DeepField Maps the Intricacies of the Cloud
Jul 31, 2012 12:05 PM PT
The cloud -- as in, the offsite storage of data -- is becoming as vast and ever-changing as clouds in the sky, but DeepField Networks announced an analytics tool that could allow the flow of cloud-based data to be mapped.
This would include tracking traffic patterns, application performance and cost structure of networks for cloud computing companies as well as content providers and carriers.
This mapping of the cloud has already been compared to that of the genome -- and in some ways, the cloud has developed its own DNA.
"Comparing the cloud to genes is a bit of a stretch, and all analogies break down after a while," said Craig Labovitz, cofounder and CEO of DeepField Networks. "However, websites are built up from various components, and there are a lot of complexities in how these are built."
It is these complexities that have made the mapping increasingly challenging.
"The way the Internet and the servers work has really changed," Labovitz told TechNewsWorld. "Severs used to be in the closet or in a room in the building."
Instead of being in the closet or a company's basement, storage has left the enterprise data center. As with much of the Internet, the result it is that it is everywhere. This is especially true for large businesses and many online sites.
This isn't a problem when things work -- in fact, it can ensure that a single outage doesn't bring a whole system down. However, when things go wrong, it can be difficult to find out why. Thus, mapping the cloud becomes all the more essential.
"If you can accurately map and attribute traffic by type and volume, you can identify bottlenecks, often locate spreading viruses, locate entities that are abusing or stressing the network, and then optimize the result for performance and cost," said Rob Enderle, principal analyst for the Enderle Group.
"Basically, a tool like this ensures the bottom line -- profit -- for companies providing complex networking services internally or externally," he pointed out, "and profit is what keeps the company afloat and the executives' bonuses intact."
This also addresses the underlying issue that by its nature, the performance of the cloud depends on how well the infrastructure is managed and even maintained. An outage in the cloud can bring down sites in a way that outages of whole server farms wouldn't have done just a few years ago.
"The fact is that many -- if not most -- cloud service providers do not offer deep insight into the cloud infrastructures they utilize," Charles King, principal analyst of Pund-IT, told TechNewsWorld. "In worst case scenarios, like the outage of Amazon's ECS in June, which impacted Netflix, Pinterest, Instagram and other Web services, companies may not have realized they were dependent on ECS until their businesses went offline."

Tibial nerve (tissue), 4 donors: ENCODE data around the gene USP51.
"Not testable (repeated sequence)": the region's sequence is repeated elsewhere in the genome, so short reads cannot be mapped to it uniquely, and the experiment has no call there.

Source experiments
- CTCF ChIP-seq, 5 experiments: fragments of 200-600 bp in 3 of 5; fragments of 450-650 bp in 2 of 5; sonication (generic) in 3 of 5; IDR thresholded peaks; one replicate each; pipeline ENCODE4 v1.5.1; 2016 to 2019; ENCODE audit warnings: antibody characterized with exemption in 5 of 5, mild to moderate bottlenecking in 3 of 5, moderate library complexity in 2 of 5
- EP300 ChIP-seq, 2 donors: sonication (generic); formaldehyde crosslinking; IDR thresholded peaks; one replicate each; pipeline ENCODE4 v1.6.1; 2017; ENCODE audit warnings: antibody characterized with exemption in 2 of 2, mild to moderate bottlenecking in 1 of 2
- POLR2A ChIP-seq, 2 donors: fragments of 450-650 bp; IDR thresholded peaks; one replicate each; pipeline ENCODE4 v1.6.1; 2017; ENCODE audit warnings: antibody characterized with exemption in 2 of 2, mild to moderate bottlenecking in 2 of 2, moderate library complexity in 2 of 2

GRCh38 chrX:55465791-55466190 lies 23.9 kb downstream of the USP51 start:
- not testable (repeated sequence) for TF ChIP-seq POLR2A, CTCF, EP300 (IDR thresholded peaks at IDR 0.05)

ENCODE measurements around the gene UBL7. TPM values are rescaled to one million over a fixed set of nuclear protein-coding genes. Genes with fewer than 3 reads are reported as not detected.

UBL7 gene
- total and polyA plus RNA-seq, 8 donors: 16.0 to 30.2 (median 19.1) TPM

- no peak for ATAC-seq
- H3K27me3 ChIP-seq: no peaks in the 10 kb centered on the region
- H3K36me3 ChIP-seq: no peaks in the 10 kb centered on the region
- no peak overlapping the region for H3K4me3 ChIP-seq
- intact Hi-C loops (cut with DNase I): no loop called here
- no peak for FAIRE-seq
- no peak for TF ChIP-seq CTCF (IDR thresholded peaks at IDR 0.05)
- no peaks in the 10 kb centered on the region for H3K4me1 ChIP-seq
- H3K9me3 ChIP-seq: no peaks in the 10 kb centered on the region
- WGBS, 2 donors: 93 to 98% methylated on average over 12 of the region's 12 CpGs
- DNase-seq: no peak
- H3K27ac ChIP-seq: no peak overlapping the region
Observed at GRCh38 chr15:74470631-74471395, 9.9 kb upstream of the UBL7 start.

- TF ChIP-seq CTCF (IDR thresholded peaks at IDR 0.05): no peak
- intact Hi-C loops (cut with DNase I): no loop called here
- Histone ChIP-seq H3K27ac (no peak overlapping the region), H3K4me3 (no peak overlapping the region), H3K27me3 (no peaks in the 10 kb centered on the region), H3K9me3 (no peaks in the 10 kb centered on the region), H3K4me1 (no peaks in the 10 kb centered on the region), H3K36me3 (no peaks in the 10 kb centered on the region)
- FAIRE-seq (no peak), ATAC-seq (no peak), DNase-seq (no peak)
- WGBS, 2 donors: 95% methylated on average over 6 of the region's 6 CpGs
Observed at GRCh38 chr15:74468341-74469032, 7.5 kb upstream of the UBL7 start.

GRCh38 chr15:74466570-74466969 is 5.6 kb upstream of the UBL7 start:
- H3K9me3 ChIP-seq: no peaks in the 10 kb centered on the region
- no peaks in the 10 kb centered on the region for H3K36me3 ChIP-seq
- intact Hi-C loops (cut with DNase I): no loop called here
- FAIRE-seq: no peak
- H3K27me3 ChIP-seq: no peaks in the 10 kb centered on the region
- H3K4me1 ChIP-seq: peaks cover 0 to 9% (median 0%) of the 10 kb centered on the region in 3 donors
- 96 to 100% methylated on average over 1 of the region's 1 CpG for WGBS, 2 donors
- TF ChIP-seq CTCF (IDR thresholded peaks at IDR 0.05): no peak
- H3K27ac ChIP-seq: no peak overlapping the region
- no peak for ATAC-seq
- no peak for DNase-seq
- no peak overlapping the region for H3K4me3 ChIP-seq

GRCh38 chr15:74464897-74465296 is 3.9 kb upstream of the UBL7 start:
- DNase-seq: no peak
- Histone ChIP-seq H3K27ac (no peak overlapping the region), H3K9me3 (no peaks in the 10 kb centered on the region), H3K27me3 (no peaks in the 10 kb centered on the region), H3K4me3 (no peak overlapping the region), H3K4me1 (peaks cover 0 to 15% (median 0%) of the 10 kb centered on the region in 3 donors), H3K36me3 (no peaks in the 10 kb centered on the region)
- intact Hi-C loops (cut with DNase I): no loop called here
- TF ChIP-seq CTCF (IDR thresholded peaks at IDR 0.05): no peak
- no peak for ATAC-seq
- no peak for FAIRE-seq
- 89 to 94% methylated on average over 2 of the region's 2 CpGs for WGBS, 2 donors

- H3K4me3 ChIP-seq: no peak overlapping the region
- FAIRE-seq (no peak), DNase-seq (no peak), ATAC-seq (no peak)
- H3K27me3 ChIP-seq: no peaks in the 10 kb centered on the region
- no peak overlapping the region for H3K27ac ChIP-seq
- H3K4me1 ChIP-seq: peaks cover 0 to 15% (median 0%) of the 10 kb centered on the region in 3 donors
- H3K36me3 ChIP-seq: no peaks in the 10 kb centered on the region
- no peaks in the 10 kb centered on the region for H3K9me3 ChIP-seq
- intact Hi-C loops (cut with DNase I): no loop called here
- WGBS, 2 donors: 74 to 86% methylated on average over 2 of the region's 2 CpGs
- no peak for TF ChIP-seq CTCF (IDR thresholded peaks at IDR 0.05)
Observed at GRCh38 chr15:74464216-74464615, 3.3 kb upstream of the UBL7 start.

In essence, DeepField's solutions provide its customers with ways to map the cloud infrastructures they and their SPs depend on, and allow them to monitor the health and performance of that infrastructure, said King.
"By using DeepField's solutions, customers will gain deeper insight into cloud dependencies that will help them better plan the management and rollout of their cloud-based services," he added.
Cloud Mining and Big Data
The demand for this technology could also increase. While it is mostly important to companies that are actively using public cloud services to support critical business processes, which is modest today, that is likely to increase over time.
"Many of the biggest complaints about cloud computing relate to transparency into performance and security issues," said King.
"There's no reason that cloud service providers couldn't offer similar services of their own -- but unless they do, DeepField could become a trusted 'seal of approval' provider for the cloud," he continued. "Given the modest size of the company, the real question may be whether the company remains independent or becomes an acquisition target for cloud-happy large vendors."
In the meantime however, DeepField Network's analytic tools also arrive as a new buzzword has crept into the lexicon, namely "big data." While not really new, it is a term that is being used to help users understand exactly how much data is being created, in part because of what the cloud has allowed.
"Big data has become synonymous with the cloud," said Labovitz, "but it is also an enabling technology. It means everything and nothing at the same time."
The very problem of data has been compounded by the uptick in computing power, which fortunately has also enabled the solution.
"There has really been an incredible evolution with the tool set and technology," added Labovitz. "This could not have existed four years ago, and we couldn't do what we are doing."